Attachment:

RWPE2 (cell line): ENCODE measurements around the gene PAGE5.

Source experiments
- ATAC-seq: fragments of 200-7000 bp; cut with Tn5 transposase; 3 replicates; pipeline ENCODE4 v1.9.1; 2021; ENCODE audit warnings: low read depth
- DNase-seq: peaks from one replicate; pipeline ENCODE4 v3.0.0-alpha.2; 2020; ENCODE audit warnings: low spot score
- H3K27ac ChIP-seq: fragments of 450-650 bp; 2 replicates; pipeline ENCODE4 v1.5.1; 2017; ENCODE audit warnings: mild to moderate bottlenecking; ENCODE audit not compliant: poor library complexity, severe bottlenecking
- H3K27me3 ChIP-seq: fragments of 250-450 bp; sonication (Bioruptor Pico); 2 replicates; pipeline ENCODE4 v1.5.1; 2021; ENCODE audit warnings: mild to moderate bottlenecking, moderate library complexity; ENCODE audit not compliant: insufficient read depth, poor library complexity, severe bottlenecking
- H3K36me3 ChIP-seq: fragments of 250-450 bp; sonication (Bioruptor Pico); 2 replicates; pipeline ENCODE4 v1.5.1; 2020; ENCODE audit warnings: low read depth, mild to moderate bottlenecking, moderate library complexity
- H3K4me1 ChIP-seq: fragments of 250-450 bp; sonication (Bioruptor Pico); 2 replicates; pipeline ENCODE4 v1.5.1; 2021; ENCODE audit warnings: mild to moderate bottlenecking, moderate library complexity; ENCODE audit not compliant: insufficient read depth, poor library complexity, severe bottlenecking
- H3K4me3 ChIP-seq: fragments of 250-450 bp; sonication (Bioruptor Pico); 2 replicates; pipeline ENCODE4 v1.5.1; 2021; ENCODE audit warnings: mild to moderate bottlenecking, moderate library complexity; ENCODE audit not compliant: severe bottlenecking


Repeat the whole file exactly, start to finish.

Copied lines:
RWPE2 (cell line): ENCODE measurements around the gene PAGE5.

Source experiments
- ATAC-seq: fragments of 200-7000 bp; cut with Tn5 transposase; 3 replicates; pipeline ENCODE4 v1.9.1; 2021; ENCODE audit warnings: low read depth
- DNase-seq: peaks from one replicate; pipeline ENCODE4 v3.0.0-alpha.2; 2020; ENCODE audit warnings: low spot score
- H3K27ac ChIP-seq: fragments of 450-650 bp; 2 replicates; pipeline ENCODE4 v1.5.1; 2017; ENCODE audit warnings: mild to moderate bottlenecking; ENCODE audit not compliant: poor library complexity, severe bottlenecking
- H3K27me3 ChIP-seq: fragments of 250-450 bp; sonication (Bioruptor Pico); 2 replicates; pipeline ENCODE4 v1.5.1; 2021; ENCODE audit warnings: mild to moderate bottlenecking, moderate library complexity; ENCODE audit not compliant: insufficient read depth, poor library complexity, severe bottlenecking
- H3K36me3 ChIP-seq: fragments of 250-450 bp; sonication (Bioruptor Pico); 2 replicates; pipeline ENCODE4 v1.5.1; 2020; ENCODE audit warnings: low read depth, mild to moderate bottlenecking, moderate library complexity
- H3K4me1 ChIP-seq: fragments of 250-450 bp; sonication (Bioruptor Pico); 2 replicates; pipeline ENCODE4 v1.5.1; 2021; ENCODE audit warnings: mild to moderate bottlenecking, moderate library complexity; ENCODE audit not compliant: insufficient read depth, poor library complexity, severe bottlenecking
- H3K4me3 ChIP-seq: fragments of 250-450 bp; sonication (Bioruptor Pico); 2 replicates; pipeline ENCODE4 v1.5.1; 2021; ENCODE audit warnings: mild to moderate bottlenecking, moderate library complexity; ENCODE audit not compliant: severe bottlenecking